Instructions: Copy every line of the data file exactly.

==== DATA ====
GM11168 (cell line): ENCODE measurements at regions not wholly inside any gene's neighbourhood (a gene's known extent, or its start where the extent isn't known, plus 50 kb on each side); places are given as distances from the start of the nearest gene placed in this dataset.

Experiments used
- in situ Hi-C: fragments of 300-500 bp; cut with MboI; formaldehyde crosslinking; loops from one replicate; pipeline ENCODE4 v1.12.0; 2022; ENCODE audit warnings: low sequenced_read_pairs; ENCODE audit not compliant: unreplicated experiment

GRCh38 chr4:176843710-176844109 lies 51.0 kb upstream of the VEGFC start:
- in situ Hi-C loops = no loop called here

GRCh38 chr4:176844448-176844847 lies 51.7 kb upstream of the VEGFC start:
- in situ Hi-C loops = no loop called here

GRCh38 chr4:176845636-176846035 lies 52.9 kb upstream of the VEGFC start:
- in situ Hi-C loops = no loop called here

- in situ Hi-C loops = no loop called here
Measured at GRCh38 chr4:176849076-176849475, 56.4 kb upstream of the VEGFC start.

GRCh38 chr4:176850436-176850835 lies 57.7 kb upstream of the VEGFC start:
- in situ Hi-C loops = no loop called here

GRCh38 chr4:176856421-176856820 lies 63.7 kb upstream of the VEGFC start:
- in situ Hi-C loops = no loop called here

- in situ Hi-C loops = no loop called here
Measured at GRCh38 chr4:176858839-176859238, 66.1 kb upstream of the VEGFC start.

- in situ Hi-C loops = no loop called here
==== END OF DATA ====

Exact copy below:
GM11168 (cell line): ENCODE measurements at regions not wholly inside any gene's neighbourhood (a gene's known extent, or its start where the extent isn't known, plus 50 kb on each side); places are given as distances from the start of the nearest gene placed in this dataset.

Experiments used
- in situ Hi-C: fragments of 300-500 bp; cut with MboI; formaldehyde crosslinking; loops from one replicate; pipeline ENCODE4 v1.12.0; 2022; ENCODE audit warnings: low sequenced_read_pairs; ENCODE audit not compliant: unreplicated experiment

GRCh38 chr4:176843710-176844109 lies 51.0 kb upstream of the VEGFC start:
- in situ Hi-C loops = no loop called here

GRCh38 chr4:176844448-176844847 lies 51.7 kb upstream of the VEGFC start:
- in situ Hi-C loops = no loop called here

GRCh38 chr4:176845636-176846035 lies 52.9 kb upstream of the VEGFC start:
- in situ Hi-C loops = no loop called here

- in situ Hi-C loops = no loop called here
Measured at GRCh38 chr4:176849076-176849475, 56.4 kb upstream of the VEGFC start.

GRCh38 chr4:176850436-176850835 lies 57.7 kb upstream of the VEGFC start:
- in situ Hi-C loops = no loop called here

GRCh38 chr4:176856421-176856820 lies 63.7 kb upstream of the VEGFC start:
- in situ Hi-C loops = no loop called here

- in situ Hi-C loops = no loop called here
Measured at GRCh38 chr4:176858839-176859238, 66.1 kb upstream of the VEGFC start.

- in situ Hi-C loops = no loop called here